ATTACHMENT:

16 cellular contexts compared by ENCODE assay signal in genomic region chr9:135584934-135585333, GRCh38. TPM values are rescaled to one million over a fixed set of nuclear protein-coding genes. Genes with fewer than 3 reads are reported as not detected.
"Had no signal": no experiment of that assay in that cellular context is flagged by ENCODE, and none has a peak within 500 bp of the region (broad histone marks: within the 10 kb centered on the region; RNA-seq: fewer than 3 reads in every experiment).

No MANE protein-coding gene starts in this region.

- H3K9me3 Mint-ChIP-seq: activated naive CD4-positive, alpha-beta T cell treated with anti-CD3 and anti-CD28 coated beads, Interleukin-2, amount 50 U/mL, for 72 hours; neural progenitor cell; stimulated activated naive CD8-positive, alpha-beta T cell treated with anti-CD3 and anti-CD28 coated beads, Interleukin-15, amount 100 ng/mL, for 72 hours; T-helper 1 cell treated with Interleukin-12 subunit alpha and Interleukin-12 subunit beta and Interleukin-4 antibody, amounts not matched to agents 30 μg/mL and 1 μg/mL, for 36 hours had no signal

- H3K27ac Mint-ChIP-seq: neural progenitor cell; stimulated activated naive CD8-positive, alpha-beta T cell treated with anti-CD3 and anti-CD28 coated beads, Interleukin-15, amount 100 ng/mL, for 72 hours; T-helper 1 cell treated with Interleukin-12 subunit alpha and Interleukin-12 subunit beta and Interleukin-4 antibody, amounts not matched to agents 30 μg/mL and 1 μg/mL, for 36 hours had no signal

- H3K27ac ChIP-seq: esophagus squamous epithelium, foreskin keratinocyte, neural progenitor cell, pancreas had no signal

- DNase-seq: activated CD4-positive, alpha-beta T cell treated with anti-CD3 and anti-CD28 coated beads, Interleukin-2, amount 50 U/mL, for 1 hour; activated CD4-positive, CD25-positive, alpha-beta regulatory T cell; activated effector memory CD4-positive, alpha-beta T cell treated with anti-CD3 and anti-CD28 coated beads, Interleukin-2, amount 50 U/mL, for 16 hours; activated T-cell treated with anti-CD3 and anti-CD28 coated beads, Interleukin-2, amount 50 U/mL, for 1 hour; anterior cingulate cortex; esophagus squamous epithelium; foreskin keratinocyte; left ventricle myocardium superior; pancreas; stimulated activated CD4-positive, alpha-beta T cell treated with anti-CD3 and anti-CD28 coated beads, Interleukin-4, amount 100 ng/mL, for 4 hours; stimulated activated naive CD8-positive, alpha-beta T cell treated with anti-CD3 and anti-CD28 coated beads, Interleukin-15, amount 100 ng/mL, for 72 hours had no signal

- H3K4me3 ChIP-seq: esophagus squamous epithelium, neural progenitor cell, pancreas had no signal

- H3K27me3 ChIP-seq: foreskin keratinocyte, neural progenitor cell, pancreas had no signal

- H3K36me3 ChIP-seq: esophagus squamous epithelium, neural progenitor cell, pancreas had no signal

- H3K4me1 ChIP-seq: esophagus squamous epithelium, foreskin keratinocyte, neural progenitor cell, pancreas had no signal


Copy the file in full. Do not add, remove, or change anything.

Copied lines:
16 cellular contexts compared by ENCODE assay signal in genomic region chr9:135584934-135585333, GRCh38. TPM values are rescaled to one million over a fixed set of nuclear protein-coding genes. Genes with fewer than 3 reads are reported as not detected.
"Had no signal": no experiment of that assay in that cellular context is flagged by ENCODE, and none has a peak within 500 bp of the region (broad histone marks: within the 10 kb centered on the region; RNA-seq: fewer than 3 reads in every experiment).

No MANE protein-coding gene starts in this region.

- H3K9me3 Mint-ChIP-seq: activated naive CD4-positive, alpha-beta T cell treated with anti-CD3 and anti-CD28 coated beads, Interleukin-2, amount 50 U/mL, for 72 hours; neural progenitor cell; stimulated activated naive CD8-positive, alpha-beta T cell treated with anti-CD3 and anti-CD28 coated beads, Interleukin-15, amount 100 ng/mL, for 72 hours; T-helper 1 cell treated with Interleukin-12 subunit alpha and Interleukin-12 subunit beta and Interleukin-4 antibody, amounts not matched to agents 30 μg/mL and 1 μg/mL, for 36 hours had no signal

- H3K27ac Mint-ChIP-seq: neural progenitor cell; stimulated activated naive CD8-positive, alpha-beta T cell treated with anti-CD3 and anti-CD28 coated beads, Interleukin-15, amount 100 ng/mL, for 72 hours; T-helper 1 cell treated with Interleukin-12 subunit alpha and Interleukin-12 subunit beta and Interleukin-4 antibody, amounts not matched to agents 30 μg/mL and 1 μg/mL, for 36 hours had no signal

- H3K27ac ChIP-seq: esophagus squamous epithelium, foreskin keratinocyte, neural progenitor cell, pancreas had no signal

- DNase-seq: activated CD4-positive, alpha-beta T cell treated with anti-CD3 and anti-CD28 coated beads, Interleukin-2, amount 50 U/mL, for 1 hour; activated CD4-positive, CD25-positive, alpha-beta regulatory T cell; activated effector memory CD4-positive, alpha-beta T cell treated with anti-CD3 and anti-CD28 coated beads, Interleukin-2, amount 50 U/mL, for 16 hours; activated T-cell treated with anti-CD3 and anti-CD28 coated beads, Interleukin-2, amount 50 U/mL, for 1 hour; anterior cingulate cortex; esophagus squamous epithelium; foreskin keratinocyte; left ventricle myocardium superior; pancreas; stimulated activated CD4-positive, alpha-beta T cell treated with anti-CD3 and anti-CD28 coated beads, Interleukin-4, amount 100 ng/mL, for 4 hours; stimulated activated naive CD8-positive, alpha-beta T cell treated with anti-CD3 and anti-CD28 coated beads, Interleukin-15, amount 100 ng/mL, for 72 hours had no signal

- H3K4me3 ChIP-seq: esophagus squamous epithelium, neural progenitor cell, pancreas had no signal

- H3K27me3 ChIP-seq: foreskin keratinocyte, neural progenitor cell, pancreas had no signal

- H3K36me3 ChIP-seq: esophagus squamous epithelium, neural progenitor cell, pancreas had no signal

- H3K4me1 ChIP-seq: esophagus squamous epithelium, foreskin keratinocyte, neural progenitor cell, pancreas had no signal